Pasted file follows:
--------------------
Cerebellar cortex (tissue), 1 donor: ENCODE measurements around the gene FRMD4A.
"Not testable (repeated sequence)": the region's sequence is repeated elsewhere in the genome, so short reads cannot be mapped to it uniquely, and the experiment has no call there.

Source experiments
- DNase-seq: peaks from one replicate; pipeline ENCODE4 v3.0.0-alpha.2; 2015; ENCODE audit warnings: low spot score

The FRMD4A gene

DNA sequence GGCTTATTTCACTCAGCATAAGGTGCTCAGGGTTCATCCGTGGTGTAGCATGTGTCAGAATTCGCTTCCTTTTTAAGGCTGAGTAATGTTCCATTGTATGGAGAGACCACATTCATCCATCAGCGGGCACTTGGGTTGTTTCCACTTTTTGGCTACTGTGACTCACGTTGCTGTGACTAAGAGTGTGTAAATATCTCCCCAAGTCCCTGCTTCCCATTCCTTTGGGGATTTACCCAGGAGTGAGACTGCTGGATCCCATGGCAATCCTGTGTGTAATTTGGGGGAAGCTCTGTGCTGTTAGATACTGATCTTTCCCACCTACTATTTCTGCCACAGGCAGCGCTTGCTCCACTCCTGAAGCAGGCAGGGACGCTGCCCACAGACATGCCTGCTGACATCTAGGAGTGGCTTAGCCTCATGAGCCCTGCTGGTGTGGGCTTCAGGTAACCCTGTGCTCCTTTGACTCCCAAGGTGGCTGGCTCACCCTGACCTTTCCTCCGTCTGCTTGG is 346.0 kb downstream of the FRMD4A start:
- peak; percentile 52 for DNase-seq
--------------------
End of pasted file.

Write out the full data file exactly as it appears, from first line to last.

Cerebellar cortex (tissue), 1 donor: ENCODE measurements around the gene FRMD4A.
"Not testable (repeated sequence)": the region's sequence is repeated elsewhere in the genome, so short reads cannot be mapped to it uniquely, and the experiment has no call there.

Source experiments
- DNase-seq: peaks from one replicate; pipeline ENCODE4 v3.0.0-alpha.2; 2015; ENCODE audit warnings: low spot score

The FRMD4A gene

DNA sequence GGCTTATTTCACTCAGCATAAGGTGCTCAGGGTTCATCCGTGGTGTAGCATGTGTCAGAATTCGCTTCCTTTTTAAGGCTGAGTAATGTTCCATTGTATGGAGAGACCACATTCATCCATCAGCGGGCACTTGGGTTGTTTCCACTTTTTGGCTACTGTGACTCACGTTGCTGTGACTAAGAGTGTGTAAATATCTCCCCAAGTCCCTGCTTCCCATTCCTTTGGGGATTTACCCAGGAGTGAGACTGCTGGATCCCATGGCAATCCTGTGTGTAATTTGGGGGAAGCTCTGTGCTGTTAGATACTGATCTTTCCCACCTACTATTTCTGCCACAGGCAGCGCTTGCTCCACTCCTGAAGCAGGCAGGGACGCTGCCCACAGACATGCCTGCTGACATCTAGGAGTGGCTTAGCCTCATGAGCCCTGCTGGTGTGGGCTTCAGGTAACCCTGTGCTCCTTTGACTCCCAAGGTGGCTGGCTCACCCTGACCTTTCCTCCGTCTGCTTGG is 346.0 kb downstream of the FRMD4A start:
- peak; percentile 52 for DNase-seq